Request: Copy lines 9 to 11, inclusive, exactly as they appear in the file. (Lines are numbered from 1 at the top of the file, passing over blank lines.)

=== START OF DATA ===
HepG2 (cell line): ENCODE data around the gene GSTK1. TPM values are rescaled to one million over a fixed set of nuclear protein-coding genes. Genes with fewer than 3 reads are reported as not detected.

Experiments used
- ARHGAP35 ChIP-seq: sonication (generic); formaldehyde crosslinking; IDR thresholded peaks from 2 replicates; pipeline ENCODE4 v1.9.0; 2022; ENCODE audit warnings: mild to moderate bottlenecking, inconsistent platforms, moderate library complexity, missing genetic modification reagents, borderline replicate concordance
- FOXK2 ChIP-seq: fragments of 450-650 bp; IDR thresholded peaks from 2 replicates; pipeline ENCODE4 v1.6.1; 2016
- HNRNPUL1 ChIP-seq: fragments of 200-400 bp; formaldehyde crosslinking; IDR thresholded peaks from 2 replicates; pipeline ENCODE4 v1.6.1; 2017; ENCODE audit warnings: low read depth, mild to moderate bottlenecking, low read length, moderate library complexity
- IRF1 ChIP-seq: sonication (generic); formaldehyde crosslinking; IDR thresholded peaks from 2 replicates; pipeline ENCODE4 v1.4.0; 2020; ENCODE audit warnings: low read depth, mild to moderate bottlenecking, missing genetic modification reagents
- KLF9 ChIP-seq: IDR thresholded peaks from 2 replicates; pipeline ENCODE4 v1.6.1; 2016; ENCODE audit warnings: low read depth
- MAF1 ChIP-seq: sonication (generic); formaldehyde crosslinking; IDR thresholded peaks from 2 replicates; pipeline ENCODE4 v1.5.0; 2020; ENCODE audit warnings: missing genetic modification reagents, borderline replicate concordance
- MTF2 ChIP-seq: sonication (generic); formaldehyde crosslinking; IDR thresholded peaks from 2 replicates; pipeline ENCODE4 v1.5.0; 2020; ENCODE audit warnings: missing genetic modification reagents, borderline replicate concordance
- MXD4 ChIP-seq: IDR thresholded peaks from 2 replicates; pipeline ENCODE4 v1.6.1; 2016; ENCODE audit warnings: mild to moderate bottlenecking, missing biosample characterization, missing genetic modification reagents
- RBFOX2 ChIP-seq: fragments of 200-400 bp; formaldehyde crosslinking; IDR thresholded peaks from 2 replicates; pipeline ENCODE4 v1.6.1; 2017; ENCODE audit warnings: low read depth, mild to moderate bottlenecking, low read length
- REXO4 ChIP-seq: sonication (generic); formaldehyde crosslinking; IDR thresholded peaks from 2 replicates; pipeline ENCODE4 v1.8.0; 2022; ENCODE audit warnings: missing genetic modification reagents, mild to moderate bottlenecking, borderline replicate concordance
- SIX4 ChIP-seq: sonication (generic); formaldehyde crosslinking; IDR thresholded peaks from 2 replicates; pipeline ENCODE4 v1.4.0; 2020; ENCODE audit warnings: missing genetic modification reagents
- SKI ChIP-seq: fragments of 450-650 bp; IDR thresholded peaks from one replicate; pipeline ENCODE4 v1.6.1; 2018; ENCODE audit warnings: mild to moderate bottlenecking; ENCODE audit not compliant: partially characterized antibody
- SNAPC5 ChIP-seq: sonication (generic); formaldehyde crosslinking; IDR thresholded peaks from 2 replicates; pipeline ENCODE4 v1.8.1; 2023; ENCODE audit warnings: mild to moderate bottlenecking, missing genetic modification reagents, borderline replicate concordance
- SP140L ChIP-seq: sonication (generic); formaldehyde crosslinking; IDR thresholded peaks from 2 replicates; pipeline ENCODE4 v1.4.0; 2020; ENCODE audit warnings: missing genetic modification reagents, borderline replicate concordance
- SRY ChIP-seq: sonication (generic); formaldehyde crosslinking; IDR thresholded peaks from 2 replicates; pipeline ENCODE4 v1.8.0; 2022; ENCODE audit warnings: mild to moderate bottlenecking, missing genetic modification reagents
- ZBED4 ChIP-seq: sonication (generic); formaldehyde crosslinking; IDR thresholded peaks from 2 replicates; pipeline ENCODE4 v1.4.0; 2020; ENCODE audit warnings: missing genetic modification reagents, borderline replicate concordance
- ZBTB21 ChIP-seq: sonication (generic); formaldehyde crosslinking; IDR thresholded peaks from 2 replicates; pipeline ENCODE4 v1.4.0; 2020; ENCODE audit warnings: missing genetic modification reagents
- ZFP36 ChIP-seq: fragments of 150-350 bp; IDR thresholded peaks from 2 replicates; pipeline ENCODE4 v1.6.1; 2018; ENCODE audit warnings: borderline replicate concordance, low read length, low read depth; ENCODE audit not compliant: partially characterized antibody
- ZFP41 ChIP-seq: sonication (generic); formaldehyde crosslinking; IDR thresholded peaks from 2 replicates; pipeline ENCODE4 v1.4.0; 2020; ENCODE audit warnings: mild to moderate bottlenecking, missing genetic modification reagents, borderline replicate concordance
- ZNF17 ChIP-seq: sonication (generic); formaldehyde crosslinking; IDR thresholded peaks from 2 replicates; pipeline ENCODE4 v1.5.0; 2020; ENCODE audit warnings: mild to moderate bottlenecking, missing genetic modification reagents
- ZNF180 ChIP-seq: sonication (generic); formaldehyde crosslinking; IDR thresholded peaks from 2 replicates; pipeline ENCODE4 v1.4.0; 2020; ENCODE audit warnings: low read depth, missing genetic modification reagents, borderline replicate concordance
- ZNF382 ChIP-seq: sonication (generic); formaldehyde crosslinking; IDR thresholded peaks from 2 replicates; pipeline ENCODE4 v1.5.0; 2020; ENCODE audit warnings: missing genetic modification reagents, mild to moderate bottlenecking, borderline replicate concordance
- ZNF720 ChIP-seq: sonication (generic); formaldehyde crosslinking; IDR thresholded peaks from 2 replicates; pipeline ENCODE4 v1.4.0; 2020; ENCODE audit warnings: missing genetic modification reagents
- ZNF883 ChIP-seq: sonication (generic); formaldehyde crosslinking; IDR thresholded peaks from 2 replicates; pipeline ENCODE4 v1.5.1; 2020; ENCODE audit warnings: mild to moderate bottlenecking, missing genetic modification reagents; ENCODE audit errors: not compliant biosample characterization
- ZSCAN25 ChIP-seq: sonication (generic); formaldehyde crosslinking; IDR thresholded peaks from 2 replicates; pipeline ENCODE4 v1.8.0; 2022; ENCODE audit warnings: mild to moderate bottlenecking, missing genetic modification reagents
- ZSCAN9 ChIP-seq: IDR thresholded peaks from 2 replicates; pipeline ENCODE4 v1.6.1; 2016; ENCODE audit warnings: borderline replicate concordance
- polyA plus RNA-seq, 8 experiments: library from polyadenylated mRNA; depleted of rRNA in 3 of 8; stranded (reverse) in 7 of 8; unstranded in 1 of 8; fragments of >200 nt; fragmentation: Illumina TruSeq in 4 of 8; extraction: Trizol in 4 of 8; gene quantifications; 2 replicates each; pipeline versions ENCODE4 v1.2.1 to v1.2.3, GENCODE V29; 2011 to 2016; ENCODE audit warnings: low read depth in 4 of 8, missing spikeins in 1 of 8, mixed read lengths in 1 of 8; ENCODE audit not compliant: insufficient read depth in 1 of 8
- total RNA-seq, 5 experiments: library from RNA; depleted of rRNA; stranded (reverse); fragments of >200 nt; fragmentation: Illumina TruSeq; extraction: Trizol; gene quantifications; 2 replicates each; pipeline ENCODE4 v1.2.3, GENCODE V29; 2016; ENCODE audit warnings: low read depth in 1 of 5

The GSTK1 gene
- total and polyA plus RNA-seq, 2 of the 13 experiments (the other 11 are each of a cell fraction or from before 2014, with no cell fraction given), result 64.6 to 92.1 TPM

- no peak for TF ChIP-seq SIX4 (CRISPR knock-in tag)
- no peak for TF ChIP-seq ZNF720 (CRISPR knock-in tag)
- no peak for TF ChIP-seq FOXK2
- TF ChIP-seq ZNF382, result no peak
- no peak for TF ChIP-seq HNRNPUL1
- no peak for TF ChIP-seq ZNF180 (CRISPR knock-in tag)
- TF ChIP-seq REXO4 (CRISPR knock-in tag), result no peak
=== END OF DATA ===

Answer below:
- MTF2 ChIP-seq: sonication (generic); formaldehyde crosslinking; IDR thresholded peaks from 2 replicates; pipeline ENCODE4 v1.5.0; 2020; ENCODE audit warnings: missing genetic modification reagents, borderline replicate concordance
- MXD4 ChIP-seq: IDR thresholded peaks from 2 replicates; pipeline ENCODE4 v1.6.1; 2016; ENCODE audit warnings: mild to moderate bottlenecking, missing biosample characterization, missing genetic modification reagents
- RBFOX2 ChIP-seq: fragments of 200-400 bp; formaldehyde crosslinking; IDR thresholded peaks from 2 replicates; pipeline ENCODE4 v1.6.1; 2017; ENCODE audit warnings: low read depth, mild to moderate bottlenecking, low read length